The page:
Nineteenth-century English politeness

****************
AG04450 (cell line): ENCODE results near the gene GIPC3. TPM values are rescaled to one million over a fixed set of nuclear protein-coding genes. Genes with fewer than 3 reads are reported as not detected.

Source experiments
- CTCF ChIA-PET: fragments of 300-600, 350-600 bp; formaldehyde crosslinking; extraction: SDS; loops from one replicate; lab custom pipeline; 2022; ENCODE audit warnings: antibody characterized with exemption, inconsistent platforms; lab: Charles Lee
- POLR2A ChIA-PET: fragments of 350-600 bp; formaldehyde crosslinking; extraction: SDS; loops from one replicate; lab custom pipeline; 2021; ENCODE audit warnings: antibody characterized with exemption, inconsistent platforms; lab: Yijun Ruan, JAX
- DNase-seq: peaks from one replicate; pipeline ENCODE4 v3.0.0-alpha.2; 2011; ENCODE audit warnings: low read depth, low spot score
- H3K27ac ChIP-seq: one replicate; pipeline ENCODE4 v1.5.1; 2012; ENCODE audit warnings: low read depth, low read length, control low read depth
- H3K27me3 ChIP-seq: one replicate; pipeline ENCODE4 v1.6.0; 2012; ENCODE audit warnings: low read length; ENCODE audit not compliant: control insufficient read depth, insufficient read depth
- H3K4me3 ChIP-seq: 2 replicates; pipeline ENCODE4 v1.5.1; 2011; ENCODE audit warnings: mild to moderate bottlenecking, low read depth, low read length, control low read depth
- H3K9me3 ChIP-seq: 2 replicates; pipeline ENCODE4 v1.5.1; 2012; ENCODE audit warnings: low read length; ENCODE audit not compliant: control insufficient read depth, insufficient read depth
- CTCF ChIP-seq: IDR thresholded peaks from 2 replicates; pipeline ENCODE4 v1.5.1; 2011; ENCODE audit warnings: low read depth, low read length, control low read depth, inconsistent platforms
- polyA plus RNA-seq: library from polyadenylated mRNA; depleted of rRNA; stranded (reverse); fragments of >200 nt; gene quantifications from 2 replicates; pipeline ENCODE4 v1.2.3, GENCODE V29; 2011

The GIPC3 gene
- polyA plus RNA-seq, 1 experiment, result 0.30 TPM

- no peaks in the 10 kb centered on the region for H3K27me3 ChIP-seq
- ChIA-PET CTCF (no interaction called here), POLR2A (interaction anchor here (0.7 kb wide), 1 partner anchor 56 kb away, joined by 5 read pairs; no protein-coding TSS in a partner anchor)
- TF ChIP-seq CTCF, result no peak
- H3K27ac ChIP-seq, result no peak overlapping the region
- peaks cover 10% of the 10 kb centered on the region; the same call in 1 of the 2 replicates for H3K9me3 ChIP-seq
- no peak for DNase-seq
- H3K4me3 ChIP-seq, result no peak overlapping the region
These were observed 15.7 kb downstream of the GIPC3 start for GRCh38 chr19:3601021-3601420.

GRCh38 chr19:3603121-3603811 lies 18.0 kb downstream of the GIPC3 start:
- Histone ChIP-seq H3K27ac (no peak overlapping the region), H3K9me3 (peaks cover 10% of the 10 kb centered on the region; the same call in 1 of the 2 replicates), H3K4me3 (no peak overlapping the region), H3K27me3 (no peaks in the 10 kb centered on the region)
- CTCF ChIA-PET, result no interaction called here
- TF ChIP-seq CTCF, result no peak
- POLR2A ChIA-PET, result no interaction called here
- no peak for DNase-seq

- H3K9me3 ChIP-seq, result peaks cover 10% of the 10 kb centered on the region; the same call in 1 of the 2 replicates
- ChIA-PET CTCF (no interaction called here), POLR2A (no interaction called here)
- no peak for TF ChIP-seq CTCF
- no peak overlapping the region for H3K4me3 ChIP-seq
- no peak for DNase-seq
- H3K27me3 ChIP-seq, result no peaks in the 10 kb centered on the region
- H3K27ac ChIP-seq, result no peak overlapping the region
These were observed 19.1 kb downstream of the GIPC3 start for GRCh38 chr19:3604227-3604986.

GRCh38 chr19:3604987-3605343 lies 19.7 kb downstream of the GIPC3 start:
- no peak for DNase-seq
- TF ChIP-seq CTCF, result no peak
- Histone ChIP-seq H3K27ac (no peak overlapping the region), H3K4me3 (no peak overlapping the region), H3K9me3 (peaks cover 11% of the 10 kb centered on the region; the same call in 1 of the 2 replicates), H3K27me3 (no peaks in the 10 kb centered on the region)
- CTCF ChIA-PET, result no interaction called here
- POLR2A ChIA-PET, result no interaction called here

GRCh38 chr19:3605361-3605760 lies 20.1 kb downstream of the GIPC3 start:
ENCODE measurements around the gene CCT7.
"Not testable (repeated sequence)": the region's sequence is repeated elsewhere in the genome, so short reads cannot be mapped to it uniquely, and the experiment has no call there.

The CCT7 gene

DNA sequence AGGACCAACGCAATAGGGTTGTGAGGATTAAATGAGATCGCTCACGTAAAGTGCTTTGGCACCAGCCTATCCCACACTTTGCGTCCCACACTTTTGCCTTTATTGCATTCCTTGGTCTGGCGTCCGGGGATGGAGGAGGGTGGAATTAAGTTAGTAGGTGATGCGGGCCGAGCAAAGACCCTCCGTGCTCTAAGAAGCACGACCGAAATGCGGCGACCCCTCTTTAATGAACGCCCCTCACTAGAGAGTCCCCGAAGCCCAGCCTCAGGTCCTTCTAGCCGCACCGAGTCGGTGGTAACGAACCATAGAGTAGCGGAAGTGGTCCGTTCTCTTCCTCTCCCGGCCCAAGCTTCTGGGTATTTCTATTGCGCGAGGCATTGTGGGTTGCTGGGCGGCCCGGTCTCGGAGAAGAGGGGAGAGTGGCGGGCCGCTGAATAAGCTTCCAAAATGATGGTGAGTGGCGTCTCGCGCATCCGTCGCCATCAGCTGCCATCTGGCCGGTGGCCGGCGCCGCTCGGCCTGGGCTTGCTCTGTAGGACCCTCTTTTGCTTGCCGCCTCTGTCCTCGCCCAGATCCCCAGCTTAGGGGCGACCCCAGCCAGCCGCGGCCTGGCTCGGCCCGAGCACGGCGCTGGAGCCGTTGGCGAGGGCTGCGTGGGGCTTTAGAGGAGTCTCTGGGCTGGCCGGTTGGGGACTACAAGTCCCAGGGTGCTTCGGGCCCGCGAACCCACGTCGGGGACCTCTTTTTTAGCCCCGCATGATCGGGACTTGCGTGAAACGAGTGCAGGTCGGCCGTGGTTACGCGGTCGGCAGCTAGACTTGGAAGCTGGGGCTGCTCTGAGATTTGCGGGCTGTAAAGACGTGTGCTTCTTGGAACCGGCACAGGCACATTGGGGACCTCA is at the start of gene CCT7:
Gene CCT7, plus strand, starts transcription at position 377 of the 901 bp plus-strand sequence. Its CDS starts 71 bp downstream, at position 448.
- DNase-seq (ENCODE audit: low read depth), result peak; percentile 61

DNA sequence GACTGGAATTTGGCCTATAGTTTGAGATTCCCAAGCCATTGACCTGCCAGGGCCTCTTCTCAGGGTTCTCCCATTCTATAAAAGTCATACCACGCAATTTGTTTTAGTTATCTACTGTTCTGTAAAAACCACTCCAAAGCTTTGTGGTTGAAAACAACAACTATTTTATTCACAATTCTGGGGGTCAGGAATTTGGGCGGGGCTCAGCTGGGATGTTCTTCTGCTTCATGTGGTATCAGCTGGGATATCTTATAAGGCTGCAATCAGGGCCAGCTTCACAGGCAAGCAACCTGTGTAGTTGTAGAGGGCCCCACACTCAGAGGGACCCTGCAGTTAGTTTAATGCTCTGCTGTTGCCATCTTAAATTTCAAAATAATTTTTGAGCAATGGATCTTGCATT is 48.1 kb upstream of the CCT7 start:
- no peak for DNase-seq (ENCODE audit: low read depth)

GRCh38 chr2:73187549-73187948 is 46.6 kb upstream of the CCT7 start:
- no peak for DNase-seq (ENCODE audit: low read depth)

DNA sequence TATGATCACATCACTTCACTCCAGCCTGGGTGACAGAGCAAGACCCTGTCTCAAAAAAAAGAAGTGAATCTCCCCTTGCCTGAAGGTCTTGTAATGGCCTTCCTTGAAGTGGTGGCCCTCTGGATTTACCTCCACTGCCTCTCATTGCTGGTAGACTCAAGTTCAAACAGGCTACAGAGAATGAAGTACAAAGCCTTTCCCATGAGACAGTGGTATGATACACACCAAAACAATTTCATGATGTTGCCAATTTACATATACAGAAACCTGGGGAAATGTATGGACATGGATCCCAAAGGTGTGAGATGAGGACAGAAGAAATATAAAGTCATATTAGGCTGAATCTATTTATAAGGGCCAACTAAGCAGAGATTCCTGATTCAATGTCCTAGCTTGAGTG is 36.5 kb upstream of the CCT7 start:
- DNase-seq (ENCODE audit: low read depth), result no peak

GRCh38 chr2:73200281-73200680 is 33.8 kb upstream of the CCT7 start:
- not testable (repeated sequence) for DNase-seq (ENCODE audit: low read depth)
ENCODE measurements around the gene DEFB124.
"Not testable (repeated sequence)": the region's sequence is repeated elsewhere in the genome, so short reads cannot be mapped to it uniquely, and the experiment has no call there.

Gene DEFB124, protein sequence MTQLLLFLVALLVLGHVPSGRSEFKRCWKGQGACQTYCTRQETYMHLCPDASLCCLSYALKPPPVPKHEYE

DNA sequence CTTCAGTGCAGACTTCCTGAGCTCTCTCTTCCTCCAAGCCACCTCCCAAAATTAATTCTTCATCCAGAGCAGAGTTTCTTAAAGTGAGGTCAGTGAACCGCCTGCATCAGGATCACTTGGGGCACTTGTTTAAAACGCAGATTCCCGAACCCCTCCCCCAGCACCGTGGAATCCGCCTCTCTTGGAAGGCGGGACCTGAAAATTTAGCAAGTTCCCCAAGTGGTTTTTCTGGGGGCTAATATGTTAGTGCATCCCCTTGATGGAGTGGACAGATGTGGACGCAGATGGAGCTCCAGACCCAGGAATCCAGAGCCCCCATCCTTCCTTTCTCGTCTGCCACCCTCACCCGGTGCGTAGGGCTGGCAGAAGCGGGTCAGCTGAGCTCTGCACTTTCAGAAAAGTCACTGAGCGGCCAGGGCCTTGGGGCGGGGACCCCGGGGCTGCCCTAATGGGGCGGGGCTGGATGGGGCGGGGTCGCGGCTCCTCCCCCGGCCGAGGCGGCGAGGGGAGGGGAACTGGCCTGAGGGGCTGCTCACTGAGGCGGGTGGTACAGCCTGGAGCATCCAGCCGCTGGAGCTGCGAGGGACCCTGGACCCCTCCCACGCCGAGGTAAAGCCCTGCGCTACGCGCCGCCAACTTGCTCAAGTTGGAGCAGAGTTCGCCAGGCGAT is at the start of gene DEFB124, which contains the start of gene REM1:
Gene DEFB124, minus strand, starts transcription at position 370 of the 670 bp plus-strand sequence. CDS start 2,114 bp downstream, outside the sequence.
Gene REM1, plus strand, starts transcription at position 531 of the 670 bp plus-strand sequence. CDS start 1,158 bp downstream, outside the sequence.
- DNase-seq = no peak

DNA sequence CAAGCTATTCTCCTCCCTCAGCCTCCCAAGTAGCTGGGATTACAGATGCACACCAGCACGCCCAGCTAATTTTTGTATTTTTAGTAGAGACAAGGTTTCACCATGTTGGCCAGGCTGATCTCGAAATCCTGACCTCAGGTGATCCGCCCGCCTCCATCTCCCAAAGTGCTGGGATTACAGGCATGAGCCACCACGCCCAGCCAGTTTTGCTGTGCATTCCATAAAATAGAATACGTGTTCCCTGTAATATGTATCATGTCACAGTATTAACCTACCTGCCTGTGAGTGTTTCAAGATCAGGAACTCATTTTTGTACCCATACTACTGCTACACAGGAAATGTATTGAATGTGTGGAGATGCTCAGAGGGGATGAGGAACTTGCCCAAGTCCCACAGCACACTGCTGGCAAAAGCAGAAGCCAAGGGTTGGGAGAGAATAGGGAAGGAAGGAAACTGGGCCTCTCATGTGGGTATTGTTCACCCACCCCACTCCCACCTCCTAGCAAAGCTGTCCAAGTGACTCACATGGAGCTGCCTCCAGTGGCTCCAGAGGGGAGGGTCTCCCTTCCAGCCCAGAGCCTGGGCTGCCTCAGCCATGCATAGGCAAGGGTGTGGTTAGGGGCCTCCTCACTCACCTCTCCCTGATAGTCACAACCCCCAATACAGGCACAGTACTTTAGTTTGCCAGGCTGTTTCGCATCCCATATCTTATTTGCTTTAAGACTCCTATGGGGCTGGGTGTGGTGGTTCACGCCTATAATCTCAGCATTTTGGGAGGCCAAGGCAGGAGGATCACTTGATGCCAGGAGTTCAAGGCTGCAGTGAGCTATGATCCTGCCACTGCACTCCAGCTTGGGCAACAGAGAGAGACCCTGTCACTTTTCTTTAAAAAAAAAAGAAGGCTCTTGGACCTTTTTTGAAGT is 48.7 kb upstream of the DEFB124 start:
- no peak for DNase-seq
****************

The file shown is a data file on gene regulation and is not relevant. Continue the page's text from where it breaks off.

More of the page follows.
In this paper we argue that the kind of individualistic ethos Brown and Levinson’s (1987) politeness model is accused of — and in particular its notion of (non-imposition) negative face — is not simply a reflection of British culture, but a reflection of British culture at a specific point in time. That point is the nineteenth century. Before then, the notion of an individual self separate from society and with its own hidden desires was not fully established. We argue that sociocultural developments, such as secularisation, the rise of Protestantism, social and geographical mobility, and the rise of individualism, created conditions in which the self became part of a new ideology where it was viewed as a property of the individual, and was associated with positive values such as self-help, self-control and self-respect. We also trace the history of conventional indirect requests, specifically <i>can/could you X</i> structures, the most frequent request structures used in British English today and, moreover, emblematic of British negative politeness. We show how such ability-oriented structures developed in the nineteenth century, and propose a tentative explanation as to why ability in particular was their focus.